TOKYO - Japanese business confidence has soared to a six-year high, the country's central bank said Monday, underscoring growing optimism among major companies despite a slowdown in the world's third-largest economy.
The Bank of Japan's quarterly Tankan survey, which polled more than 10,500 firms, surged to its strongest level since December 2007, with a reading for large manufacturers rising to plus 16 from plus 12 in September.
The non-manufacturers' index also jumped to plus 20 from plus 14, the best reading in more than six years. The numbers represent the percentage of respondents saying conditions are good minus those who say they are poor.
Some analysts expect BoJ policymakers will unleash further easing measures to boost the slowing economy, highlighting the challenges Prime Minister Shinzo Abe faces in his bid to stoke growth with government spending and monetary policy, a blitz dubbed Abenomics.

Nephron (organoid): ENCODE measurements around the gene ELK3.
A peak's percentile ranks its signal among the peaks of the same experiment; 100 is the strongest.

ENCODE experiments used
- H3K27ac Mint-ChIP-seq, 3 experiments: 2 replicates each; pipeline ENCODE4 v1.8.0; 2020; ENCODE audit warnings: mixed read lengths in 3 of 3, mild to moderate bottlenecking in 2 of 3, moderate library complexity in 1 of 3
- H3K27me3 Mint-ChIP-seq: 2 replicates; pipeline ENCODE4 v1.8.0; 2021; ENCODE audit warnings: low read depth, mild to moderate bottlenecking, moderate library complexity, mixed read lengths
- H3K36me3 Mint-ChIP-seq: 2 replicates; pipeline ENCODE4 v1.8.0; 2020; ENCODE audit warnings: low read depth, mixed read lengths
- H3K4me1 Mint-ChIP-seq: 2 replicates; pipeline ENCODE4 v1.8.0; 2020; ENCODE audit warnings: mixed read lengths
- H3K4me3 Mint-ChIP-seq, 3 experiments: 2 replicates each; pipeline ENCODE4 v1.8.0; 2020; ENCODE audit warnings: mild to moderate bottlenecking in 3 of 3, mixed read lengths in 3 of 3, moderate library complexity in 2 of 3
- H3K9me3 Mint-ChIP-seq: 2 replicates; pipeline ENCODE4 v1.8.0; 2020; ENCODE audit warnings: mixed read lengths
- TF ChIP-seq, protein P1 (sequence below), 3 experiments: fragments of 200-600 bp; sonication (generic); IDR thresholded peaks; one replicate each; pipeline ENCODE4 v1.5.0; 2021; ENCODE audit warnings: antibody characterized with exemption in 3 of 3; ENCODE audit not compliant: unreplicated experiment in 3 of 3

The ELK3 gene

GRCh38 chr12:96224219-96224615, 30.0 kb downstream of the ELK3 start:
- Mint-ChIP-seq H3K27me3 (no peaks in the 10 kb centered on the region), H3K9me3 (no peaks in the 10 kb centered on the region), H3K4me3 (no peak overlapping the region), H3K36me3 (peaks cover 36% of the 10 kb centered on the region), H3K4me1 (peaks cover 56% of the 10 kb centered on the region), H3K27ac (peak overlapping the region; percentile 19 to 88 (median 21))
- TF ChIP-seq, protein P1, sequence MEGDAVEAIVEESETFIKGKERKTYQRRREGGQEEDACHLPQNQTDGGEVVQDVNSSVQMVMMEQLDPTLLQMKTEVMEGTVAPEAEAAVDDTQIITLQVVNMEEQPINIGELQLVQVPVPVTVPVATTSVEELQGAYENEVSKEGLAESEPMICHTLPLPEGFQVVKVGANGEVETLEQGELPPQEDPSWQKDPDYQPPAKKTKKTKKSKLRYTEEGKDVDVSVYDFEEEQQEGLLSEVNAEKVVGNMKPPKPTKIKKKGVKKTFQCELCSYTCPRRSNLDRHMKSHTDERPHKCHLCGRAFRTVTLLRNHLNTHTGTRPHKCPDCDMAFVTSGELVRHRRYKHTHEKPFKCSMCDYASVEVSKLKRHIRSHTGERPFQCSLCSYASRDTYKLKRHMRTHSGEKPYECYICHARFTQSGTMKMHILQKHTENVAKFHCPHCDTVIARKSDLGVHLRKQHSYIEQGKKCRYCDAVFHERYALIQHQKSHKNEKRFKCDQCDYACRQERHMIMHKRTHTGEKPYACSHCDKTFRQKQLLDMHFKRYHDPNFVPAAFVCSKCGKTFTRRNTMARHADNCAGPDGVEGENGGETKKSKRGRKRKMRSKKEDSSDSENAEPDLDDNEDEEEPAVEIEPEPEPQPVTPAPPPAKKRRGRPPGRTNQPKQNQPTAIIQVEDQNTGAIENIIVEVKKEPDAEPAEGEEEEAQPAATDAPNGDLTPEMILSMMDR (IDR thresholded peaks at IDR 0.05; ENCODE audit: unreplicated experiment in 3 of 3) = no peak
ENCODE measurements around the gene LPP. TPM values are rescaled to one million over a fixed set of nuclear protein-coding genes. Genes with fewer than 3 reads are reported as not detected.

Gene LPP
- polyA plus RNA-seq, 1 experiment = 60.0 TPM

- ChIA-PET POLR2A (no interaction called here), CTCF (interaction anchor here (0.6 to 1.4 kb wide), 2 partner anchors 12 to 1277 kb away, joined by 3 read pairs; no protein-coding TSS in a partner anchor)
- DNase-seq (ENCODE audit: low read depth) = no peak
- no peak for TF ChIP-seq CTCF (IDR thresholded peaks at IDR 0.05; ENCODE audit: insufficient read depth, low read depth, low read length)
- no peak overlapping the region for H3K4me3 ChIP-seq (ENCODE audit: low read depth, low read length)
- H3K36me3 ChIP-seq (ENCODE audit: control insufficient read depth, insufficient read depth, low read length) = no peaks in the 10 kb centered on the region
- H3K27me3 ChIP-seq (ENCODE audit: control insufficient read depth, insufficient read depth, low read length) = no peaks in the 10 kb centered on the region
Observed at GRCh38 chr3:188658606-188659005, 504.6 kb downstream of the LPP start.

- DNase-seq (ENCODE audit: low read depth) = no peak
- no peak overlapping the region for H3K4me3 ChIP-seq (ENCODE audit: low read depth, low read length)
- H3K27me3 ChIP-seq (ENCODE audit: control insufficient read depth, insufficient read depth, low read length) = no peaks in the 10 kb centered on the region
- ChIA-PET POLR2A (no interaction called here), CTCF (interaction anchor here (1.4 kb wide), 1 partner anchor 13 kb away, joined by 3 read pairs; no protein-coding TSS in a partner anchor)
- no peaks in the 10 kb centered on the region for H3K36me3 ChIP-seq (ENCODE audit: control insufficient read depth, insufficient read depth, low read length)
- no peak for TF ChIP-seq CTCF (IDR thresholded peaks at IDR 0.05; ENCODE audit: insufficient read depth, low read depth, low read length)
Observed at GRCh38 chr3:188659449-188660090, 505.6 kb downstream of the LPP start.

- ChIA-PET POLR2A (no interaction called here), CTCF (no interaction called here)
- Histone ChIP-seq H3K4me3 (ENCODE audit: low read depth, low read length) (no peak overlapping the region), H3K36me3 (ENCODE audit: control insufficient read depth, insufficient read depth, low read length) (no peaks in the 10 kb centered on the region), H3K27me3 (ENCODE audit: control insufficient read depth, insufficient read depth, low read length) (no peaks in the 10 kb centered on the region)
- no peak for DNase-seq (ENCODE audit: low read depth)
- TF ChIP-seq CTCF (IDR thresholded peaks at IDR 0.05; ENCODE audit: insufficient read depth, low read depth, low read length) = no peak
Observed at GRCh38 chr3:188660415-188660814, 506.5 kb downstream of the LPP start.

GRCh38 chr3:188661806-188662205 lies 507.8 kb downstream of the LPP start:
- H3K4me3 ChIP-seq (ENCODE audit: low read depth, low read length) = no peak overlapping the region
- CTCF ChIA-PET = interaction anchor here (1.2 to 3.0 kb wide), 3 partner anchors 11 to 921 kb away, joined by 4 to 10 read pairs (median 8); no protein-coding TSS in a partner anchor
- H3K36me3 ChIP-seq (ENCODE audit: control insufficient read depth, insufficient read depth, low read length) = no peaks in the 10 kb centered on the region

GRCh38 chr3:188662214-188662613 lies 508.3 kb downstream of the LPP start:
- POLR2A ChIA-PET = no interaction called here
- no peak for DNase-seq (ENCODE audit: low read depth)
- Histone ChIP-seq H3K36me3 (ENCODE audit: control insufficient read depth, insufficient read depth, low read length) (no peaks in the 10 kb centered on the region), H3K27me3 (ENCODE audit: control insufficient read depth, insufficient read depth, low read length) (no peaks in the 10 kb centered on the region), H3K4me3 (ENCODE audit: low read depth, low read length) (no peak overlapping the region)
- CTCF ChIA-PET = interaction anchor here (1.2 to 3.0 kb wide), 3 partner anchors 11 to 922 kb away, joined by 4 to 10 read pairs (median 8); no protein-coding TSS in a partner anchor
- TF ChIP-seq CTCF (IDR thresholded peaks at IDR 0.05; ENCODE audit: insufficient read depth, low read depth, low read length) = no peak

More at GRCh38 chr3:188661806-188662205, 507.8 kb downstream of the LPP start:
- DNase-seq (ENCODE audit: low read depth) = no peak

"It's not only the large, export-oriented companies that are benefiting from Abenomics," Capital Economics said, referring to the BoJ survey results.
"For the first time since the early 1990s, the number of small companies that regard business conditions as favourable exceeds the number of companies that consider them unfavourable."
However, the survey also showed that big firms are cutting back on their capital spending plans for the fiscal year to March.
Corporate investment is a cornerstone of Abe's plan to reverse years of deflation which has weighed on consumer spending and, in turn, producers.
The country's once-anaemic economy had been outpacing other G7 nations in the first half of the year as Tokyo's growth drive helped push down the yen, boosting exporters and sparking a stock market rally.
But Japan's third-quarter economic growth came in at a final reading of 0.3 per cent, down from an initial figure of 0.5 per cent - and a sharp slowdown from 0.9 per cent expansion in the previous quarter.